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Old 04-25-2008, 08:28 PM   #1
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Default Calcium and belly fat...

Hi everyone!

I keep hearing and seeing these "studies" where two groups of dieters were given the same number of calories each day, but one group had three servings of yogurt and the other didn't. Then the yogurt group lost 60-80% more belly fat than the other.

My question is, is this legitimate? I can't understand how extra calcium affects belly fat. It seems like "calories are calories"...
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Old 04-25-2008, 08:38 PM   #2
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There's more and more research that suggests that "calories are calories" may be untrue or misleading. 1500 calories in snickers bars, and 1500 calories of lean protein and leafy vegetables may have a very different impact on metabolism. There's growing evidence that insulin resistant folks, for example may lose weight better on a low carb diet than a high carb diet of equivalent calories (My personal experience has been that this is true for me. I can eat more calories and still lose more weight on a lower carb diet).

Still, I don't think you can assume that these studies prove much if anything. It's just an intriguing question that hopefully gets alot more attention.
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Old 04-25-2008, 09:59 PM   #3
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Personally, I'm a little skeptical anytime a new study comes out proclaiming anything because it seems like it will only be a matter of time before another one comes out refuting it!
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Old 04-25-2008, 11:01 PM   #4
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I'm curious how they draw the conclusion that's it's calcium that's having the effect.

With yogurt, it could be dairy proteins. It could be the live cultures. It could be anything aside from the calcium.

And ... belly fat? IMO, fat is fat, right? People lose fat in different parts of their bodies differently but we don't have different *kinds* of fat in different parts of our bodies.

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Old 04-26-2008, 08:28 AM   #5
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I don't know if I quite believe it, *however* I drink 2 glasses of milk a day, plus yogurt. And I have broccoli every day (which has a lot of calcium).

I have lost more inches off my waist than other parts of my body in proportion to its starting point.
So. for whatever that is worth :P
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Old 04-26-2008, 11:28 AM   #6
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PhotoChick makes a very good point, that you also have to be aware of when you hear reports in the media about research. Often the researchers themselves would cringe at how their results are twisted to make claims that aren't actually supported by the research. If you can actually find the published research (and wade through the scientific jargon) you often find that the researchers are drawing absolutely no conclusions about their results, just reporting them.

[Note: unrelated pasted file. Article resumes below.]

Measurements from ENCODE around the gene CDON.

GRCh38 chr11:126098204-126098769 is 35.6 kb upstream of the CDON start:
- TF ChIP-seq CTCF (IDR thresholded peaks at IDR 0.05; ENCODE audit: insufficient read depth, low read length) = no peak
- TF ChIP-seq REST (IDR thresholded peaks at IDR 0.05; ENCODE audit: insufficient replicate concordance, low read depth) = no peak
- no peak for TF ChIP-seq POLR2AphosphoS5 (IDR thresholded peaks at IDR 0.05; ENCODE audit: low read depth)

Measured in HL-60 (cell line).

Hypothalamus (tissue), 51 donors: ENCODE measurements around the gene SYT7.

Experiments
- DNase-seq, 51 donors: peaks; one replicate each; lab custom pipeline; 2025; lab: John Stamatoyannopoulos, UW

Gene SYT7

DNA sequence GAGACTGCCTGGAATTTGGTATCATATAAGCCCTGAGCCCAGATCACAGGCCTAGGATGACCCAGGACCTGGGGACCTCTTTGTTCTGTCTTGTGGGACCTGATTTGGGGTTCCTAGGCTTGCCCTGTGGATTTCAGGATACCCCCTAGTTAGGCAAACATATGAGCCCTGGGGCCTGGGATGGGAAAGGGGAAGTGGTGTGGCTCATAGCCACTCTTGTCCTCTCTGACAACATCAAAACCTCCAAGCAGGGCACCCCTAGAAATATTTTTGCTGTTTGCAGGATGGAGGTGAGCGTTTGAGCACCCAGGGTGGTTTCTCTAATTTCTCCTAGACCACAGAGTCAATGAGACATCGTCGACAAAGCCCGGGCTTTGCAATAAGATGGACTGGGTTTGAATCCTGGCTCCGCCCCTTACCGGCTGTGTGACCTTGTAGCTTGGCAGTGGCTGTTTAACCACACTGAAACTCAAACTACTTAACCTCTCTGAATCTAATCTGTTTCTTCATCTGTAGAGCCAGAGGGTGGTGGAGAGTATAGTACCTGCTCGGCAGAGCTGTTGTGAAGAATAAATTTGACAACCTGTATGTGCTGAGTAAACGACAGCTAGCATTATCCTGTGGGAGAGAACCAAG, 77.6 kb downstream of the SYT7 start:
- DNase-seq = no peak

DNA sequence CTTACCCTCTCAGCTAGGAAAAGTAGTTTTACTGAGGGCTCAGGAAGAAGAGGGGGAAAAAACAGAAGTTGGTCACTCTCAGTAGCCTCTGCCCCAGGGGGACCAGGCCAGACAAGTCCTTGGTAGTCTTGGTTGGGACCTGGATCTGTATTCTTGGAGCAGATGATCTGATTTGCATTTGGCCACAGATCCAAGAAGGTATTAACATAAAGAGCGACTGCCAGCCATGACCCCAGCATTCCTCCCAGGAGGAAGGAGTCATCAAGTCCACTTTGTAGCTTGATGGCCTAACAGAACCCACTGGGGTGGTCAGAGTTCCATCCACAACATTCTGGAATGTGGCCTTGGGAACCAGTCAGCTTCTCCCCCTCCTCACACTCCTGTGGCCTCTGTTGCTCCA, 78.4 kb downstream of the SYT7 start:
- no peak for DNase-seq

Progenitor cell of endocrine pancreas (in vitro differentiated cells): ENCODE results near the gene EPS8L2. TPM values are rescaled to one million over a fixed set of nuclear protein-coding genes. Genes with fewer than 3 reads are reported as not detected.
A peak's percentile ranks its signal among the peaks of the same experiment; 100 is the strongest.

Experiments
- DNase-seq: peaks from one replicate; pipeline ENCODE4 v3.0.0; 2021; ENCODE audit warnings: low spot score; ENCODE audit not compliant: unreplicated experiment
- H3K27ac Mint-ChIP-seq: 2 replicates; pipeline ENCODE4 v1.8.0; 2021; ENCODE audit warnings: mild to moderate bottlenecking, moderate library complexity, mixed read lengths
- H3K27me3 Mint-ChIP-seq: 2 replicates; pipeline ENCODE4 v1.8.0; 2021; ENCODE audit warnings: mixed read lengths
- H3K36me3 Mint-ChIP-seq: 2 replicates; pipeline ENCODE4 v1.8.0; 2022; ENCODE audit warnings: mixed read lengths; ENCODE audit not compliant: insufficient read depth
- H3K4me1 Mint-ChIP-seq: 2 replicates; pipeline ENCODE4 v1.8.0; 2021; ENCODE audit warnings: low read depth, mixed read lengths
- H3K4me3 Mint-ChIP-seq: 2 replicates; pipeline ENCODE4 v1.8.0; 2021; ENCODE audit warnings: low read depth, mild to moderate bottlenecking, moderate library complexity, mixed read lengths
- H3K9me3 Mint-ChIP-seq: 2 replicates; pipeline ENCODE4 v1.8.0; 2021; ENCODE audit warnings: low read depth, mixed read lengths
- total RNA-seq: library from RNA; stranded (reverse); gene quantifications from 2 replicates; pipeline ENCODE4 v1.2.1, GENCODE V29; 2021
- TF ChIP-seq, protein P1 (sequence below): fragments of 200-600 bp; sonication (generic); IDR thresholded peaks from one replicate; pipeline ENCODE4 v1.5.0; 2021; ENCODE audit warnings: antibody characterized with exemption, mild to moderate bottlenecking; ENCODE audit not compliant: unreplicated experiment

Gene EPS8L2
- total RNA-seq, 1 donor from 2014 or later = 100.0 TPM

It's only after many, many studies, controlling different variables, that conclusions can really start to be drawn with any validity.
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Old 04-26-2008, 11:00 PM   #7
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Quote:
Originally Posted by PhotoChick View Post
And ... belly fat? IMO, fat is fat, right? People lose fat in different parts of their bodies differently but we don't have different *kinds* of fat in different parts of our bodies.
Actually, we do have different kinds of fat. The term belly fat usually refers to the fat that surrounds our internal organs, which is visceral fat. It has a different function and responds differently to diet and exercise than subcutaneous fat, which is the fat just below our skin (e.g., the fat in our thighs, upper arms, etc.) Visceral fat (the fat around our internal organs) has greater health risks associated with it than subcutaneous fat. That's why apple-shaped people are at greater risk for heart disease than pear-shaped people--it's visceral fat that gives them their apple shape. There's a short explanation of some of the differences on FreeDieting.com. The book You on a Diet has a more thorough explanation. You can probably google either term to find out more as well.

I have no idea if eating yogurt helps you lose visceral fat. It's not out of the realm of possibility. On the other hand, I've read that a lot of these studies about dairy and yogurt are sponsored by the dairy industry, which makes me suspicious of them.
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Old 04-27-2008, 04:21 PM   #8
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I'm not sure about the belly fat thing, but I did see Dr. Oz on Oprah and he claimed that increased calcium intake helped people to lose weight because the calcium will keep your body from absorbing some of the fat that you eat. Again, I'm not sure how true this is, but I figure what the hey, calcium is good for bones and teeth anyway, so it won't hurt for me to take a supplement... haha.
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